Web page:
While working on measuring the lengths of our samples, one Science Team member paused and remarked how beautiful he found the fish. Although they do not have vibrant, bold colors, shimmering scales, or anything else particularly remarkable, he found the beauty in them. He digressed into a conversation of their role in the ecosystem, how they are living and breathing creatures, and how they probably all have their own personalities and slight physical differences. I noticed some of their eyes were shiny and sparkling, and how their faces and expressions were
noticeably unique the more you looked. That “down to earth”, heartfelt discussion was very special and demonstrated how the crew respects the process of catching and sampling Hake, while keeping each other and marine mammals safe.

From the NOAA Corps Officers, to the deck department, to the engineers,
electronics, science team, survey team, galley crew, volunteers, and everyone in between; the crew on NOAA Ship Bell M. Shimada is special. They take pride in their vessel and job, and always seem to have a smile and kind greeting. Being away from land and loved ones for weeks and months at a time will certainly take a toll on the body and mind, but this team is there for each other. To all of the crew, thank you for making me feel so welcomed and appreciated. We’re almost halfway through the mission, and as tired as I may get after (sometimes) 12+ hour days, I sleep well knowing the crew trusts their vessel and each other; and look forward to learning and becoming more and more acquainted each day with the people that make this mission possible. Thank you!

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Did You Know? (FAQs)

1. Are you finding schools of them?

We’ve had seven successful trawls out of nine attempts for Pacific Hake fish. They often come with pyrosomes (Sea Pickle) myctophids (Lanternfish), and salps in the net too. Some trawl attempts are successful without a hitch, but more often than not we have to restart our Marine Mammal watches a few times before deploying in order to keep our ocean life safe and not get tangled in the net. Two trawl attempts have been abandoned because of the amount of persistent marine mammal life and playfulness near the ship. (I think they know we’re watching and show off for our cameras.)

2. What’s your average depth?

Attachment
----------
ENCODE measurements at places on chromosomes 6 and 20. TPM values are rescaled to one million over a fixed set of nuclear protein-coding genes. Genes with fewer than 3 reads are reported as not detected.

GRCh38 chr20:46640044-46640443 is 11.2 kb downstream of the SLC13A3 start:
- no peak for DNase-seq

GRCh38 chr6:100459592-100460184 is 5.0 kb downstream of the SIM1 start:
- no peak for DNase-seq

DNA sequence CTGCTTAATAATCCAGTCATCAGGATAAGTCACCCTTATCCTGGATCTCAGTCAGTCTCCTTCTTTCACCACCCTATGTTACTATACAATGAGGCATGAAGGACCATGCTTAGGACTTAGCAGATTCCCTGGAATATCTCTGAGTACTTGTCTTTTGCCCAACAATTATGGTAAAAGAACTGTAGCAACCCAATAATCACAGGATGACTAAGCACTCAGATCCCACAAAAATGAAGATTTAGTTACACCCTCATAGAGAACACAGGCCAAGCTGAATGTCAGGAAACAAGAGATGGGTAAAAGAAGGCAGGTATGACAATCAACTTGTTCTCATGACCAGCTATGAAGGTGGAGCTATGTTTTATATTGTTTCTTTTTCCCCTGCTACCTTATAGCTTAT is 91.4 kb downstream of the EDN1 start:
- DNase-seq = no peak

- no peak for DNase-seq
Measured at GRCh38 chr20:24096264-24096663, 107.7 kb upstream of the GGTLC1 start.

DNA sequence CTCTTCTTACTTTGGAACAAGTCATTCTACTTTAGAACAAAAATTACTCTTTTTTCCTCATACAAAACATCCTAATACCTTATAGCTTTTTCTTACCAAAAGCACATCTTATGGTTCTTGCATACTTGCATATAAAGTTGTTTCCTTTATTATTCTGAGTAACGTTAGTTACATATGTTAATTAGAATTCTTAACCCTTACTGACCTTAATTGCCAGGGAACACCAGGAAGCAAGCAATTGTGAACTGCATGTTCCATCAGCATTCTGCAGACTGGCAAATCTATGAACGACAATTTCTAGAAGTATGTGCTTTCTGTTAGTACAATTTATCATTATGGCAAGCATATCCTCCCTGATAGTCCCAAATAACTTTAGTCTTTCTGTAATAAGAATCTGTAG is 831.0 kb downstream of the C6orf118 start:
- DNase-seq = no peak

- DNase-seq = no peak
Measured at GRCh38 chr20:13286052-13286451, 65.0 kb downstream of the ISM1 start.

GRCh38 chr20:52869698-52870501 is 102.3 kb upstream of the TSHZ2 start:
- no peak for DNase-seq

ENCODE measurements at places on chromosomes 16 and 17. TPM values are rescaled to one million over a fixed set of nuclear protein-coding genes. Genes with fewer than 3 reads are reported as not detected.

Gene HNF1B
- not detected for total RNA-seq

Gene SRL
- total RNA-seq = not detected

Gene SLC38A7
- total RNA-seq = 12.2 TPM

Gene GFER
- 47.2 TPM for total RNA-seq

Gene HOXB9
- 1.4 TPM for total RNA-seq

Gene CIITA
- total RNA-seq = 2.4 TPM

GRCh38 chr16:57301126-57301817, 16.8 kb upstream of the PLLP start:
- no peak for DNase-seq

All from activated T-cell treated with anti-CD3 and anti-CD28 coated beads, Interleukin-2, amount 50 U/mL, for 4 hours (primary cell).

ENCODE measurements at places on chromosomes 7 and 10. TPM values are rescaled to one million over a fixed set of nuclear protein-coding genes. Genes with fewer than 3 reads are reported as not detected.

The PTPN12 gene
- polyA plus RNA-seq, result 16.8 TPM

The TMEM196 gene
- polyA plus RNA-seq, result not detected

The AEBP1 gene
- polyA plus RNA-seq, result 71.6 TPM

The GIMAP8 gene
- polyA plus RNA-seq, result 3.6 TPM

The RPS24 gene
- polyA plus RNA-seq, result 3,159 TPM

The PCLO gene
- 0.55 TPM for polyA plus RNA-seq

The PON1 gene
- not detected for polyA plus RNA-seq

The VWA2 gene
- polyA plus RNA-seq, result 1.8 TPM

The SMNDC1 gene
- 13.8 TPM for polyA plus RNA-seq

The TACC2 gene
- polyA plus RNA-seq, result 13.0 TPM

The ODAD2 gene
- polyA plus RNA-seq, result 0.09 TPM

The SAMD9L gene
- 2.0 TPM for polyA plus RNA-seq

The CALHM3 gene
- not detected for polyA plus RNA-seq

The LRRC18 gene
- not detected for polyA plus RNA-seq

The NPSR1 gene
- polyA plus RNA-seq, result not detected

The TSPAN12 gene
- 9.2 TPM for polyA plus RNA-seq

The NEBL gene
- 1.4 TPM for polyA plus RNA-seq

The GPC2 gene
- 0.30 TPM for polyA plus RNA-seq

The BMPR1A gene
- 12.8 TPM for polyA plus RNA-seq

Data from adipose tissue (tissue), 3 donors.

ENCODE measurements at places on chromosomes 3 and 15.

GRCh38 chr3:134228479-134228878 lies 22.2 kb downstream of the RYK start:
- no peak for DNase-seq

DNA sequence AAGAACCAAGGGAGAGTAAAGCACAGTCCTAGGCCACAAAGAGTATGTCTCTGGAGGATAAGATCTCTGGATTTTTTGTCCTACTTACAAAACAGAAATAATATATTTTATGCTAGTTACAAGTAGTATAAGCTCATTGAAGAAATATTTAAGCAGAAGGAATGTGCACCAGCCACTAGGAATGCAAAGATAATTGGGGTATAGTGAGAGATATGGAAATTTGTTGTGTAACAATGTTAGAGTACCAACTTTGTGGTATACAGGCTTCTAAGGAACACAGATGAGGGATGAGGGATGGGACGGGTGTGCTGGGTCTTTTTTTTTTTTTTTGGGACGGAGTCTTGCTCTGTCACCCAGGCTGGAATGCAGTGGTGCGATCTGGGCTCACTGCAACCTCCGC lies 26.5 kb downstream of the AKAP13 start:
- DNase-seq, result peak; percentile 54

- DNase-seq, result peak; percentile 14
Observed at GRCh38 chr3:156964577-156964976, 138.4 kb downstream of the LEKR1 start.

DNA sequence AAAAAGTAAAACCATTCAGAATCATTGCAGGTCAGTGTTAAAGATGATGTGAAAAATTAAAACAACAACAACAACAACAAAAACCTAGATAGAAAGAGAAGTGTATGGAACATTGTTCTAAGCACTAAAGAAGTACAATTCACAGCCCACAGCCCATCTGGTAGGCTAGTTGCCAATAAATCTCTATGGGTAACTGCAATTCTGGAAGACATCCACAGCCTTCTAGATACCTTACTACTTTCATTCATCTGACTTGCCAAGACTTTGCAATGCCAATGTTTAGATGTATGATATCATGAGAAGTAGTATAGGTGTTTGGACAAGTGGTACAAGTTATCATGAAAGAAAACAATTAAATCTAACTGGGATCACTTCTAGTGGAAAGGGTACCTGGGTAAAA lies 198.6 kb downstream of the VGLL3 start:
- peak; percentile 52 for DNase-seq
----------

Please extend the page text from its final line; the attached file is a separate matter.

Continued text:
The transects (Set and numbered longitudinal east-west lines NOAA Ship Bell M. Shimada navigates on while collecting acoustic data) usually range from 50m – 1,500m (164ft – 4,921ft) in depth.

  • However, right now one of the displays in the Acoustics Lab, the depth reading is 3,240m which is about 10,630ft or just over two miles deep! 
  • This depth is only 1,870ft shallower than the wreck of the RMS Titanic! 
  • (We were on a long transect, we do not often see depths this great.)

3. Have you gotten seasick? Seasickness should subside after about 3 days.

I’ve never gotten seasick thankfully! Knock on wood and all the other premonitions, please.

4. What is the Hake role in the ecosystem?

More info on this coming in later posts after explaining our Chemistry lab and technology aboard! 

  • However, as predators, they can be cannibalistic towards their own kind. 
  • As far as their role in human consumption: They are often used as a substitute for Cod and Haddock, and in fish sticks and imitation crab meat.

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Animals seen July 5-July 10:

Mammals: Sea Lions, Harbor Seals, Dall’s Porpoise, Risso’s Dolphins, Pacific White-Sided Dolphins, Northern Right Whale Dolphins, Humpback Whales

Birds: Gulls, Black-Footed Albatross

Bony Fish: Hake, Lanternfish (Myctophid), Flatfish, King of the Salmon, Split Nose Rockfish, Chili Pepper Rockfish

Other Marine Life: Giant or Humboldt Squid (15 foot tentacles in trawl), Spiny Dogfish Shark, Shrimp, Plankton, Krill, Sea Pickle (Pyrosome), Salp, Eel Larva